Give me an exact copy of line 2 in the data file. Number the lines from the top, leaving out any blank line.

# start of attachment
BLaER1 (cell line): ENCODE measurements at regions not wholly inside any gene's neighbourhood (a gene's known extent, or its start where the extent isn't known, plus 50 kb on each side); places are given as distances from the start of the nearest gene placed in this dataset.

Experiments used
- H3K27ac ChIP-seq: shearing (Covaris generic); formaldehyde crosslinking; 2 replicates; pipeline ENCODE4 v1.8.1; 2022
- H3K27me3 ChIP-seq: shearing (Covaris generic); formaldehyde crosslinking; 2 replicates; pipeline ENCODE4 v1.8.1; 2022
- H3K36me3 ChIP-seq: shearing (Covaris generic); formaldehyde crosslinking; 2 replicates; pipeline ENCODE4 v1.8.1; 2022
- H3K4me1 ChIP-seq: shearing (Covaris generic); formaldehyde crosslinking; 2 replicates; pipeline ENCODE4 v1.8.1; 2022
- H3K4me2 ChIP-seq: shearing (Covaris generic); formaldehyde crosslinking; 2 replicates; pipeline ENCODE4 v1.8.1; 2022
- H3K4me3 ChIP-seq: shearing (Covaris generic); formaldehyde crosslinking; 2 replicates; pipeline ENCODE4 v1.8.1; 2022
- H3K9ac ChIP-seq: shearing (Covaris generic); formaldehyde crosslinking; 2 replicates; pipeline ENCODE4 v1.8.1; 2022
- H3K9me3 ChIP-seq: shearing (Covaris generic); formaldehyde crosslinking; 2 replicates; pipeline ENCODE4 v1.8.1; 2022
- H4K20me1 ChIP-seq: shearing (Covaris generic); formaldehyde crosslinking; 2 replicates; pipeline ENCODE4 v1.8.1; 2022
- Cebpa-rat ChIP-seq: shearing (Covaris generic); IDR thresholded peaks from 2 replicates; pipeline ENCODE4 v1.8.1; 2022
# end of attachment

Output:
Experiments used